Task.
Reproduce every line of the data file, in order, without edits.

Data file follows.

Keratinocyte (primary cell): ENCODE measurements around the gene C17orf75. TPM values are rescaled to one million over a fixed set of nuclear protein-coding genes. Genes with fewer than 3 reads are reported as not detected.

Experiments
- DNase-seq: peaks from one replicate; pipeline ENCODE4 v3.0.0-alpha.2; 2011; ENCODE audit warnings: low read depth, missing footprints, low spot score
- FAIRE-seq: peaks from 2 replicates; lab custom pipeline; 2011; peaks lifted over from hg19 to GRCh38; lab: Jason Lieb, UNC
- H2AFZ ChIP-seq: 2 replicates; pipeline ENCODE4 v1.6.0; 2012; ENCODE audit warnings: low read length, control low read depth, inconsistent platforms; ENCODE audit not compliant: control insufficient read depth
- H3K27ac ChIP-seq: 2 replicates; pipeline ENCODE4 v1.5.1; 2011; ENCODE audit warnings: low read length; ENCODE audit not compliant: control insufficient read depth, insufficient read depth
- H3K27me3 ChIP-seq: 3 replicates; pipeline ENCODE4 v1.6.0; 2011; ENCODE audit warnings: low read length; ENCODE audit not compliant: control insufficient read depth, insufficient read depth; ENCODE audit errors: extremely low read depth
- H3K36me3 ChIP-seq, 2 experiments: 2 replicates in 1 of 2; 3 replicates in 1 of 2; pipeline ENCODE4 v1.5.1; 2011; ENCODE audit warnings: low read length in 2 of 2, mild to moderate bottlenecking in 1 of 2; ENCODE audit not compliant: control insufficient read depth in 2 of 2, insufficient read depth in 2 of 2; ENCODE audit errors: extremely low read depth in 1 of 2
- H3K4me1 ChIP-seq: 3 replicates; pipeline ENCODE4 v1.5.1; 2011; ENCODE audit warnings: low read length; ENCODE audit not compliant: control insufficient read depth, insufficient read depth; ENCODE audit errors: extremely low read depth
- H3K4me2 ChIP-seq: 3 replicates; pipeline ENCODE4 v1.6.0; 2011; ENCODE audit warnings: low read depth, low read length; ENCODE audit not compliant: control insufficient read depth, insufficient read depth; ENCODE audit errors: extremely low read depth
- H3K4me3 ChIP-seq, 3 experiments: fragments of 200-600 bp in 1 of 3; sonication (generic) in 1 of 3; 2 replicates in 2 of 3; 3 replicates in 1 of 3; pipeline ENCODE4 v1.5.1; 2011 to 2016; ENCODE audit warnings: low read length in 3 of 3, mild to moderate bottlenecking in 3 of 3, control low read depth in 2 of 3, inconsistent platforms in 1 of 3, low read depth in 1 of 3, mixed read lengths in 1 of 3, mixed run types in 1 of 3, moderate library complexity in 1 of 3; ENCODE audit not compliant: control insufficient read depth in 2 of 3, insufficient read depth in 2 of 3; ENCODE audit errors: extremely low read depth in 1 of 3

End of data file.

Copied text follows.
Keratinocyte (primary cell): ENCODE measurements around the gene C17orf75. TPM values are rescaled to one million over a fixed set of nuclear protein-coding genes. Genes with fewer than 3 reads are reported as not detected.

Experiments
- DNase-seq: peaks from one replicate; pipeline ENCODE4 v3.0.0-alpha.2; 2011; ENCODE audit warnings: low read depth, missing footprints, low spot score
- FAIRE-seq: peaks from 2 replicates; lab custom pipeline; 2011; peaks lifted over from hg19 to GRCh38; lab: Jason Lieb, UNC
- H2AFZ ChIP-seq: 2 replicates; pipeline ENCODE4 v1.6.0; 2012; ENCODE audit warnings: low read length, control low read depth, inconsistent platforms; ENCODE audit not compliant: control insufficient read depth
- H3K27ac ChIP-seq: 2 replicates; pipeline ENCODE4 v1.5.1; 2011; ENCODE audit warnings: low read length; ENCODE audit not compliant: control insufficient read depth, insufficient read depth
- H3K27me3 ChIP-seq: 3 replicates; pipeline ENCODE4 v1.6.0; 2011; ENCODE audit warnings: low read length; ENCODE audit not compliant: control insufficient read depth, insufficient read depth; ENCODE audit errors: extremely low read depth
- H3K36me3 ChIP-seq, 2 experiments: 2 replicates in 1 of 2; 3 replicates in 1 of 2; pipeline ENCODE4 v1.5.1; 2011; ENCODE audit warnings: low read length in 2 of 2, mild to moderate bottlenecking in 1 of 2; ENCODE audit not compliant: control insufficient read depth in 2 of 2, insufficient read depth in 2 of 2; ENCODE audit errors: extremely low read depth in 1 of 2
- H3K4me1 ChIP-seq: 3 replicates; pipeline ENCODE4 v1.5.1; 2011; ENCODE audit warnings: low read length; ENCODE audit not compliant: control insufficient read depth, insufficient read depth; ENCODE audit errors: extremely low read depth
- H3K4me2 ChIP-seq: 3 replicates; pipeline ENCODE4 v1.6.0; 2011; ENCODE audit warnings: low read depth, low read length; ENCODE audit not compliant: control insufficient read depth, insufficient read depth; ENCODE audit errors: extremely low read depth
- H3K4me3 ChIP-seq, 3 experiments: fragments of 200-600 bp in 1 of 3; sonication (generic) in 1 of 3; 2 replicates in 2 of 3; 3 replicates in 1 of 3; pipeline ENCODE4 v1.5.1; 2011 to 2016; ENCODE audit warnings: low read length in 3 of 3, mild to moderate bottlenecking in 3 of 3, control low read depth in 2 of 3, inconsistent platforms in 1 of 3, low read depth in 1 of 3, mixed read lengths in 1 of 3, mixed run types in 1 of 3, moderate library complexity in 1 of 3; ENCODE audit not compliant: control insufficient read depth in 2 of 3, insufficient read depth in 2 of 3; ENCODE audit errors: extremely low read depth in 1 of 3